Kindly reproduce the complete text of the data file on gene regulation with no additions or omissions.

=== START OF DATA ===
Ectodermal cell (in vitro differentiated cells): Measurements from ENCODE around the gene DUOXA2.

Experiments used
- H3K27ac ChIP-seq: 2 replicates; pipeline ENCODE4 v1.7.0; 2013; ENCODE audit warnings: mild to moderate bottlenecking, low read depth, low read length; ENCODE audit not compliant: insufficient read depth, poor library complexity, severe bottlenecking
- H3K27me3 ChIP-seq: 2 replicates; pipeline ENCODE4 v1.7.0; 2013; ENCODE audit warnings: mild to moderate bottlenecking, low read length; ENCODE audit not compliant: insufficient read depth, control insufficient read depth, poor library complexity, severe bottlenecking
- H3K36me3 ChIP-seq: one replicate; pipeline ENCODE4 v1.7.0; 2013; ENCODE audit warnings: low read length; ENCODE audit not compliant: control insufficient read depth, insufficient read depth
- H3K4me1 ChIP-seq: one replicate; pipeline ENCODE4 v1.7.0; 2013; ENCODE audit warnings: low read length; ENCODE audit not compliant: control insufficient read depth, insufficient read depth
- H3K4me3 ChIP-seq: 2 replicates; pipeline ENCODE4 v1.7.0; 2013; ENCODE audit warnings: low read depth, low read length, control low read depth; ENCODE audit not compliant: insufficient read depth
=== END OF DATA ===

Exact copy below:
Ectodermal cell (in vitro differentiated cells): Measurements from ENCODE around the gene DUOXA2.

Experiments used
- H3K27ac ChIP-seq: 2 replicates; pipeline ENCODE4 v1.7.0; 2013; ENCODE audit warnings: mild to moderate bottlenecking, low read depth, low read length; ENCODE audit not compliant: insufficient read depth, poor library complexity, severe bottlenecking
- H3K27me3 ChIP-seq: 2 replicates; pipeline ENCODE4 v1.7.0; 2013; ENCODE audit warnings: mild to moderate bottlenecking, low read length; ENCODE audit not compliant: insufficient read depth, control insufficient read depth, poor library complexity, severe bottlenecking
- H3K36me3 ChIP-seq: one replicate; pipeline ENCODE4 v1.7.0; 2013; ENCODE audit warnings: low read length; ENCODE audit not compliant: control insufficient read depth, insufficient read depth
- H3K4me1 ChIP-seq: one replicate; pipeline ENCODE4 v1.7.0; 2013; ENCODE audit warnings: low read length; ENCODE audit not compliant: control insufficient read depth, insufficient read depth
- H3K4me3 ChIP-seq: 2 replicates; pipeline ENCODE4 v1.7.0; 2013; ENCODE audit warnings: low read depth, low read length, control low read depth; ENCODE audit not compliant: insufficient read depth